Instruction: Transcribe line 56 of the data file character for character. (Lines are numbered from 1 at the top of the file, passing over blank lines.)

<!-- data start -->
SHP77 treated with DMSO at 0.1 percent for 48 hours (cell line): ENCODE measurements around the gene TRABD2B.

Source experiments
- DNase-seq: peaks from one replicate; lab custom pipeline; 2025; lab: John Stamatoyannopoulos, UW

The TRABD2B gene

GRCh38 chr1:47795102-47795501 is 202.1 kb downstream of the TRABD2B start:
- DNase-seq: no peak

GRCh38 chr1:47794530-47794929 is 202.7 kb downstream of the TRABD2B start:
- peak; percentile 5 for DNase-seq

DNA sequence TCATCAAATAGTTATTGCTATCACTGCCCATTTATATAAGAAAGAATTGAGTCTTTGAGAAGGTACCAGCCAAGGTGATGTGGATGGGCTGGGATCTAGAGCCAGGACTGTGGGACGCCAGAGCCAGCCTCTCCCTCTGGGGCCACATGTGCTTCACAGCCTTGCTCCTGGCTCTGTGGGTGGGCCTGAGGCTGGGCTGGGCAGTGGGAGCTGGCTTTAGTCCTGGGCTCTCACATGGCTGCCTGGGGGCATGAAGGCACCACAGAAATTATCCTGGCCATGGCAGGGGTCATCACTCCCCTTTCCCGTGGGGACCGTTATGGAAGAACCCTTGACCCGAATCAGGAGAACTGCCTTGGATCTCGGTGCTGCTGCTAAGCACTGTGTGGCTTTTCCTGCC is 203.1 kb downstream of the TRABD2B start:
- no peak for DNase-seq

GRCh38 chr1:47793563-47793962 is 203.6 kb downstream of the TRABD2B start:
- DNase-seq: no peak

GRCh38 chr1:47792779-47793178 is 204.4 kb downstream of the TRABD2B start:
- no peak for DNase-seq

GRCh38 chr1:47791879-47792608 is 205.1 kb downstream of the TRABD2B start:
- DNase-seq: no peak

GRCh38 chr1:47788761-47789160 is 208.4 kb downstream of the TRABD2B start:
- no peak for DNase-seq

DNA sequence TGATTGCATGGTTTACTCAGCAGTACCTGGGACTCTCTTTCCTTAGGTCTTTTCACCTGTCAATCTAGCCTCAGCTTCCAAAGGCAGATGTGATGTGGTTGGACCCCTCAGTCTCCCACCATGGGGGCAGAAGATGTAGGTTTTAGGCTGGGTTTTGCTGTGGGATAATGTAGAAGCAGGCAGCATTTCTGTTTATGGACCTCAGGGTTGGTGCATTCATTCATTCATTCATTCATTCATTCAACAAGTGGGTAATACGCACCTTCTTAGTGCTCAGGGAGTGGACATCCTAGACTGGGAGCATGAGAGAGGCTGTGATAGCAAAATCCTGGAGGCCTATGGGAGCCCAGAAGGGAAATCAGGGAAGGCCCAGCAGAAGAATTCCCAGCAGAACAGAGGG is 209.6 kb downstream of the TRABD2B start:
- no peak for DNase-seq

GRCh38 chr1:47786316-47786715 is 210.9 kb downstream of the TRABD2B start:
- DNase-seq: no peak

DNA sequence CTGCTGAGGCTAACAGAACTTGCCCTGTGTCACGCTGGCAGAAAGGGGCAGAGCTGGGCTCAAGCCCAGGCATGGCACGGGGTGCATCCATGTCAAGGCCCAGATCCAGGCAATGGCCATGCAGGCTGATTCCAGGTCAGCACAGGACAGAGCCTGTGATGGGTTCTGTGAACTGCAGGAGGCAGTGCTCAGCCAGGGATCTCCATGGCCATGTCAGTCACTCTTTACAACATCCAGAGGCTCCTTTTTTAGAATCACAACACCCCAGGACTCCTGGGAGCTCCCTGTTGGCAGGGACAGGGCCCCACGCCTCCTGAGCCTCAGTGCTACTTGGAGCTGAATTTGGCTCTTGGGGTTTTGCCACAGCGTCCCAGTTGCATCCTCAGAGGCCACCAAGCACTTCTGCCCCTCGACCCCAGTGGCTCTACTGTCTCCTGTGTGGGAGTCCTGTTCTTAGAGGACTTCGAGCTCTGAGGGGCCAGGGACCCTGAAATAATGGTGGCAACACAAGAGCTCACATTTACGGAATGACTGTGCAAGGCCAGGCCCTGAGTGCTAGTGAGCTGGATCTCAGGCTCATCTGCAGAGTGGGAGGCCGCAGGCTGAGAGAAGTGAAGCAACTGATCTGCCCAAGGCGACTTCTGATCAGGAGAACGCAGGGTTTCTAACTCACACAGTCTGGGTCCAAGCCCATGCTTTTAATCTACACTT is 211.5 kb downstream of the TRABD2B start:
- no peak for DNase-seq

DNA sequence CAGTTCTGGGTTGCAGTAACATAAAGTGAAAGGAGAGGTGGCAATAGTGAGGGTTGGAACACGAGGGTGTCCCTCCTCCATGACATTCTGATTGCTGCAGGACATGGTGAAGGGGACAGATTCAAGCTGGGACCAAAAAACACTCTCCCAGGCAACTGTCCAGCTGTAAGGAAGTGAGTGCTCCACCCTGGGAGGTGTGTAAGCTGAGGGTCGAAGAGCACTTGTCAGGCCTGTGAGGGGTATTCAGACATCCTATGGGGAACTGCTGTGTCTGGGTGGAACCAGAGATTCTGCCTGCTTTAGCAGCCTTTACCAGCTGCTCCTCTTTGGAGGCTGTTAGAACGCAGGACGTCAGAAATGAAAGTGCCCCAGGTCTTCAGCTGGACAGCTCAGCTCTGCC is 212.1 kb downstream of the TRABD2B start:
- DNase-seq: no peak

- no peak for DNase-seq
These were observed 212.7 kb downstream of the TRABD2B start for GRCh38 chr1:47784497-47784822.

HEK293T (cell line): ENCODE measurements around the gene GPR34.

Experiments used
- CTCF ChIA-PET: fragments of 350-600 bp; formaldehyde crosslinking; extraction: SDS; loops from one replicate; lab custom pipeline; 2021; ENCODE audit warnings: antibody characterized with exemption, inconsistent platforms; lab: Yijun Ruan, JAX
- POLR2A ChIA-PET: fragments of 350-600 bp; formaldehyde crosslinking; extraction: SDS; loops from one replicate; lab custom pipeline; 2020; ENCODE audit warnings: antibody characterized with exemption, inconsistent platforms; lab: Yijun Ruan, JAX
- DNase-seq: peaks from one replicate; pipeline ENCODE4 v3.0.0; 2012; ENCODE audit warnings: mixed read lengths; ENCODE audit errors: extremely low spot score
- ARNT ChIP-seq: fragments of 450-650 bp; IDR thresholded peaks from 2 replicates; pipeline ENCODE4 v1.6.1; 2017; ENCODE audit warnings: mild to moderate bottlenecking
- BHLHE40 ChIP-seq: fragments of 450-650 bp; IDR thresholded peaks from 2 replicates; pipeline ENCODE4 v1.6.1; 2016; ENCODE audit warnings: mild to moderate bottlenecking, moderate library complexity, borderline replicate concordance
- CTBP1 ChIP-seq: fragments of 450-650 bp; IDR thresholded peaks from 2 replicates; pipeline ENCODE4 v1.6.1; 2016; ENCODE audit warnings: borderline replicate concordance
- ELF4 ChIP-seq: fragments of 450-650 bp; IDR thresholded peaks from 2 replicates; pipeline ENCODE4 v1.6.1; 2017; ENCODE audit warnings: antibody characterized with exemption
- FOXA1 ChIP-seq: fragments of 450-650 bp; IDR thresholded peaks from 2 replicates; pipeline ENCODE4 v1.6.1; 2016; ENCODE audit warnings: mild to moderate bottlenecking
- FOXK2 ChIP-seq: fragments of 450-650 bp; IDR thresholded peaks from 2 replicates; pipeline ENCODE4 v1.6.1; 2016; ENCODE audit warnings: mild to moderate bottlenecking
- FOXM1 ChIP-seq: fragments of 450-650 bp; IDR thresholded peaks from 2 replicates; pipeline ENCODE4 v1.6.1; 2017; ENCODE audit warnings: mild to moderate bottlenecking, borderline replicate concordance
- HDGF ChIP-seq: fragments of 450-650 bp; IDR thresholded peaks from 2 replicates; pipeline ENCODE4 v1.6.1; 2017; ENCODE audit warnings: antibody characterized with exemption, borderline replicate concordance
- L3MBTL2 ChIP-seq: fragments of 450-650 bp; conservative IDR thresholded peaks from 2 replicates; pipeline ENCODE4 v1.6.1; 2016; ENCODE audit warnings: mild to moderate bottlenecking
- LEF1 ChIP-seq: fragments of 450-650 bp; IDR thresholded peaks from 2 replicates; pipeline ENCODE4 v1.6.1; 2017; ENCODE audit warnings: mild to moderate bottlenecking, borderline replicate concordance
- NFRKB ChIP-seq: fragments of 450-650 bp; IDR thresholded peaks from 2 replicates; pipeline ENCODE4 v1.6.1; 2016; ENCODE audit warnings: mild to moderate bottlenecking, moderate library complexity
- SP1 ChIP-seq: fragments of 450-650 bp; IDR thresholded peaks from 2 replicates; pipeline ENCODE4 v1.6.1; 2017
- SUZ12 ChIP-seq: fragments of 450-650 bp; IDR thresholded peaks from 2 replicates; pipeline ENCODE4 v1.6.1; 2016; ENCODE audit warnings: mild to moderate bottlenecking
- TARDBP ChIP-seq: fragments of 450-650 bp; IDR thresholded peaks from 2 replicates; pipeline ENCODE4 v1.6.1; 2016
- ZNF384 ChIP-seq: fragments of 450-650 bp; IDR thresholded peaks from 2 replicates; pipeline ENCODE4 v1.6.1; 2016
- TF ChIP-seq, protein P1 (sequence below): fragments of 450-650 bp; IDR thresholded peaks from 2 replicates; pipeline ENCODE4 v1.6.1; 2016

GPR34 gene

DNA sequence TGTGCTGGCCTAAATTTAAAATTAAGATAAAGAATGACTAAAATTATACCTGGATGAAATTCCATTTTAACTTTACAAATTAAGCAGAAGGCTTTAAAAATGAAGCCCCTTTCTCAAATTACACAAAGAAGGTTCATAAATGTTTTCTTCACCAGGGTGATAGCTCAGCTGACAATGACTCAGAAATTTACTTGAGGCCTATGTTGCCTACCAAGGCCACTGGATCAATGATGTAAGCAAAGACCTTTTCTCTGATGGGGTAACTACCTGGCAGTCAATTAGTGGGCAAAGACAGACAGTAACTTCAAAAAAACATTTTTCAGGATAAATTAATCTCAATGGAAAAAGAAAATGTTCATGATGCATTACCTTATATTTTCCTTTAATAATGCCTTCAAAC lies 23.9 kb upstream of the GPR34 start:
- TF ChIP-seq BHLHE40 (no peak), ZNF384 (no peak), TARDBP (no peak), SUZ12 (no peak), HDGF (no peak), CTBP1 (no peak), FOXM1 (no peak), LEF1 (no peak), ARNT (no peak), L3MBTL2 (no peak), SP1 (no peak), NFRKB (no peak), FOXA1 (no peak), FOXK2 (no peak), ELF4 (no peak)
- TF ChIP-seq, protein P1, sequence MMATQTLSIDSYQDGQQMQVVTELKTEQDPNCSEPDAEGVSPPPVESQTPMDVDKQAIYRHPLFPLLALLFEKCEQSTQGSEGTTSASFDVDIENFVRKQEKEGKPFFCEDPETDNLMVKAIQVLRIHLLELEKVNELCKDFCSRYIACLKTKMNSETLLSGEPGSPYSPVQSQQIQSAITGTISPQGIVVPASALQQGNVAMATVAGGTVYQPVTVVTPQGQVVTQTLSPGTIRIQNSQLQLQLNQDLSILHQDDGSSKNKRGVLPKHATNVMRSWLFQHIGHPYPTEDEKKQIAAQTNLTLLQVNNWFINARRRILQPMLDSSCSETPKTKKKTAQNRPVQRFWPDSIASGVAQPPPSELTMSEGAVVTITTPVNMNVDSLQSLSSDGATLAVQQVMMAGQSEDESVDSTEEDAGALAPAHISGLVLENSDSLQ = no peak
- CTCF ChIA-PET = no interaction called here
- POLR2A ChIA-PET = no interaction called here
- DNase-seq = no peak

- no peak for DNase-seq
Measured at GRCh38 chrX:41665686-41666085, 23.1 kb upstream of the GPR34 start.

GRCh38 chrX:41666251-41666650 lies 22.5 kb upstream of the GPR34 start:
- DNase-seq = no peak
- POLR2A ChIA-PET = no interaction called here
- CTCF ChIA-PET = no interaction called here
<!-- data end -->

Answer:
- DNase-seq = no peak